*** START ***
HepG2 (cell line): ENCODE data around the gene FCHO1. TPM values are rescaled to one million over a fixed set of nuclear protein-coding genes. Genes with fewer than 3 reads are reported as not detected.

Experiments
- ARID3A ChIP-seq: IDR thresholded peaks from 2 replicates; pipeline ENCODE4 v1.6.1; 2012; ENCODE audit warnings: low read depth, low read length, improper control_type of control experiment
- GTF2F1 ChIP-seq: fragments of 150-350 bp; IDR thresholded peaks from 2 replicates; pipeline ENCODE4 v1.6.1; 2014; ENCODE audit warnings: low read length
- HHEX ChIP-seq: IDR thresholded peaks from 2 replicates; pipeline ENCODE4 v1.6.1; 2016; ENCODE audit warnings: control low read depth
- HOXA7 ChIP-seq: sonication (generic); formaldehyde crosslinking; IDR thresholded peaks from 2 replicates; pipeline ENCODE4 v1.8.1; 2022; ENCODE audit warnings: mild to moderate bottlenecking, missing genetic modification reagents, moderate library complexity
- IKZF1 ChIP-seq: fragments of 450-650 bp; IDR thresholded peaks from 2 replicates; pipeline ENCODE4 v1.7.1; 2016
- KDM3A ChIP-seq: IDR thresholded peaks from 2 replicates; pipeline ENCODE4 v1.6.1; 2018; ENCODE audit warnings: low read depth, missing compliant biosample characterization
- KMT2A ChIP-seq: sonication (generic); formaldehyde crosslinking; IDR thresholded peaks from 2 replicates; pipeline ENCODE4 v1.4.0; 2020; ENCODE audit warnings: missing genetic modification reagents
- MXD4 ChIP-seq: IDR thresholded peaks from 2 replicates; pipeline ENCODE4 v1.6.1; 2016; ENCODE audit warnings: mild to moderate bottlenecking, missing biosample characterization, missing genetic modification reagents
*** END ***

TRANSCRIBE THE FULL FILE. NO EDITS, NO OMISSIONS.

HepG2 (cell line): ENCODE data around the gene FCHO1. TPM values are rescaled to one million over a fixed set of nuclear protein-coding genes. Genes with fewer than 3 reads are reported as not detected.

Experiments
- ARID3A ChIP-seq: IDR thresholded peaks from 2 replicates; pipeline ENCODE4 v1.6.1; 2012; ENCODE audit warnings: low read depth, low read length, improper control_type of control experiment
- GTF2F1 ChIP-seq: fragments of 150-350 bp; IDR thresholded peaks from 2 replicates; pipeline ENCODE4 v1.6.1; 2014; ENCODE audit warnings: low read length
- HHEX ChIP-seq: IDR thresholded peaks from 2 replicates; pipeline ENCODE4 v1.6.1; 2016; ENCODE audit warnings: control low read depth
- HOXA7 ChIP-seq: sonication (generic); formaldehyde crosslinking; IDR thresholded peaks from 2 replicates; pipeline ENCODE4 v1.8.1; 2022; ENCODE audit warnings: mild to moderate bottlenecking, missing genetic modification reagents, moderate library complexity
- IKZF1 ChIP-seq: fragments of 450-650 bp; IDR thresholded peaks from 2 replicates; pipeline ENCODE4 v1.7.1; 2016
- KDM3A ChIP-seq: IDR thresholded peaks from 2 replicates; pipeline ENCODE4 v1.6.1; 2018; ENCODE audit warnings: low read depth, missing compliant biosample characterization
- KMT2A ChIP-seq: sonication (generic); formaldehyde crosslinking; IDR thresholded peaks from 2 replicates; pipeline ENCODE4 v1.4.0; 2020; ENCODE audit warnings: missing genetic modification reagents
- MXD4 ChIP-seq: IDR thresholded peaks from 2 replicates; pipeline ENCODE4 v1.6.1; 2016; ENCODE audit warnings: mild to moderate bottlenecking, missing biosample characterization, missing genetic modification reagents